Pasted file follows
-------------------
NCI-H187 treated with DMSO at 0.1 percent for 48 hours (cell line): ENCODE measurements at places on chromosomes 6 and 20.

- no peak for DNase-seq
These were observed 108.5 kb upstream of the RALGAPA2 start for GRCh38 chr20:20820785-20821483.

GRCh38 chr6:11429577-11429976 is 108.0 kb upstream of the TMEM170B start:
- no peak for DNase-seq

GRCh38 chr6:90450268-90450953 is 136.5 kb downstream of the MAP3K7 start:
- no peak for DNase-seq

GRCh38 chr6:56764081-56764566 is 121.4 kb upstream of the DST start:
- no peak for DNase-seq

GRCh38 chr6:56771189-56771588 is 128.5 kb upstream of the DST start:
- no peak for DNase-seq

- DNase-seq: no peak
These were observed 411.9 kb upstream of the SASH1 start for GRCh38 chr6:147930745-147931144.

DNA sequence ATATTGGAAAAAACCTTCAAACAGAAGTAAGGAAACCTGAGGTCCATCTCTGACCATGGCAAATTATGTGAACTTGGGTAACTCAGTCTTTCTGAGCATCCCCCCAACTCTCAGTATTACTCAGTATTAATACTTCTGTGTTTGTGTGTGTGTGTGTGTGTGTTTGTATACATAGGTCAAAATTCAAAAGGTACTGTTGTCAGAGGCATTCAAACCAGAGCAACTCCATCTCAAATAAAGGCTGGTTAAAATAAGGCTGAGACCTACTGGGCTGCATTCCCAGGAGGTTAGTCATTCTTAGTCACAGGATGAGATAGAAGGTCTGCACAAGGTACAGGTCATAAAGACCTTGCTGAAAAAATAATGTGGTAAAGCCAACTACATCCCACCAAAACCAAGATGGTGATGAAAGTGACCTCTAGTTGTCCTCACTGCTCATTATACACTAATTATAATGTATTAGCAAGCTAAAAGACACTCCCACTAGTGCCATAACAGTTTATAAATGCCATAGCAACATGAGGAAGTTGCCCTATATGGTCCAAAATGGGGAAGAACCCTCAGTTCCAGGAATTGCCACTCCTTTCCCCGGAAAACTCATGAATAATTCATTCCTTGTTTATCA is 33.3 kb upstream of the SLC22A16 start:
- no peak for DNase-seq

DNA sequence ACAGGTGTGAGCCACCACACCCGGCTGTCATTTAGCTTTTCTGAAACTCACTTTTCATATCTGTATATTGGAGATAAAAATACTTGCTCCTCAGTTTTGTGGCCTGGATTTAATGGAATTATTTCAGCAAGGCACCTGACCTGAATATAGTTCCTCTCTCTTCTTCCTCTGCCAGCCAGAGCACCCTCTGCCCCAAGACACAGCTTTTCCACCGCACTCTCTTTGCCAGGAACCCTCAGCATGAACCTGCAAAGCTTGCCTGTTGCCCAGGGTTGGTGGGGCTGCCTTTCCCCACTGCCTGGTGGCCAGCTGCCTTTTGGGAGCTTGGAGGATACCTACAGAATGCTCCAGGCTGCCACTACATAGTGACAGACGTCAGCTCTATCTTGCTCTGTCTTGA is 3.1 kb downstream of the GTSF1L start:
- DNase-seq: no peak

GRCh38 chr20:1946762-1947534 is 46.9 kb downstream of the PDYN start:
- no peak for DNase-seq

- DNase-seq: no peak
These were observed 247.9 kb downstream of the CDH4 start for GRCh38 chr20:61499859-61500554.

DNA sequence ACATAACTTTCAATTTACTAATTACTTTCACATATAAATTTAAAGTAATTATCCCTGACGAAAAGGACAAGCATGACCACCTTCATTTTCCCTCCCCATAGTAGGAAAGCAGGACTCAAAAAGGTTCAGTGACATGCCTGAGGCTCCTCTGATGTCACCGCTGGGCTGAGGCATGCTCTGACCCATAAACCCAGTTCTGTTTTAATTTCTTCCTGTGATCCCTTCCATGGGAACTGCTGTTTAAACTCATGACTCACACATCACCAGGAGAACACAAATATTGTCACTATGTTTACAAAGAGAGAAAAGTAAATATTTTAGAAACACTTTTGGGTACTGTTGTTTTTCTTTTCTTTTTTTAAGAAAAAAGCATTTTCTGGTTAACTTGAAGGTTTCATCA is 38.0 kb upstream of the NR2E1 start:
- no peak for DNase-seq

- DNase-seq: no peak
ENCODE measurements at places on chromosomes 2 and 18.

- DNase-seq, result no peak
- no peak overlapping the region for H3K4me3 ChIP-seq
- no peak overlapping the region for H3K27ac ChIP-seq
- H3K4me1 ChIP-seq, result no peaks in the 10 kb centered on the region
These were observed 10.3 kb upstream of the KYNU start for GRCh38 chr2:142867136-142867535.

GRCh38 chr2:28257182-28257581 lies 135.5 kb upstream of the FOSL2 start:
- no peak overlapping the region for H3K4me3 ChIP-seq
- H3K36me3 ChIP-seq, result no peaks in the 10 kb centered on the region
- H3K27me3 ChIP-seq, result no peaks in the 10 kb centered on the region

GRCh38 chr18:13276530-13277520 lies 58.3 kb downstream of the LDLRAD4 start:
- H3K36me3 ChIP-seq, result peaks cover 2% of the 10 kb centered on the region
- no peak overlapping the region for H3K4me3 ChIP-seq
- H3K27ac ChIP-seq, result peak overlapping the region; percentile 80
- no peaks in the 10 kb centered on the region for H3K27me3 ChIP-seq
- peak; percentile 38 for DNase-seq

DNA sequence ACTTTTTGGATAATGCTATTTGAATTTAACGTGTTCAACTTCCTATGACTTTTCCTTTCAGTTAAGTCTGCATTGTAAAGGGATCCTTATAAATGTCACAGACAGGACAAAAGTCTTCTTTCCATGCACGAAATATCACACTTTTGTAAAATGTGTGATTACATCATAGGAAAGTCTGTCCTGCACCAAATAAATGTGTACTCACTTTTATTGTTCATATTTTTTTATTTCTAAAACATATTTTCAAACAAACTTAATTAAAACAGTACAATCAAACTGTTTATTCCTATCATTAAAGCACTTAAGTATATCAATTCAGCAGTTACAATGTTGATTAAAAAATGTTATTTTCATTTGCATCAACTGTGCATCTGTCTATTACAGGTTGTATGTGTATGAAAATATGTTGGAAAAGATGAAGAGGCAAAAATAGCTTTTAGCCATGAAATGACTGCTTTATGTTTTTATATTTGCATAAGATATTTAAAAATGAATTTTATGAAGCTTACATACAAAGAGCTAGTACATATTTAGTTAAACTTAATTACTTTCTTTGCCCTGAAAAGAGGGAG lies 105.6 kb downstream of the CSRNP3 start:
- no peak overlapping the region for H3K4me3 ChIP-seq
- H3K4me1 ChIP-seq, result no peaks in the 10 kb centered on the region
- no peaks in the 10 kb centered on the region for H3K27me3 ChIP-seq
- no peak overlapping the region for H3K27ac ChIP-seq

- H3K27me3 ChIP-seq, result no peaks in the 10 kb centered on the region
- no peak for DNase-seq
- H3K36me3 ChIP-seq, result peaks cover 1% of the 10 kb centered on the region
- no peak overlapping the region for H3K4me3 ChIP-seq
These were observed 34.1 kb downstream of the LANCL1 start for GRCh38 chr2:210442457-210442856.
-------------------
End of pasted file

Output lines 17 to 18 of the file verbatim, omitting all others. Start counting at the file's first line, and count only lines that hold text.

- DNase-seq: no peak

GRCh38 chr20:1946762-1947534 is 46.9 kb downstream of the PDYN start: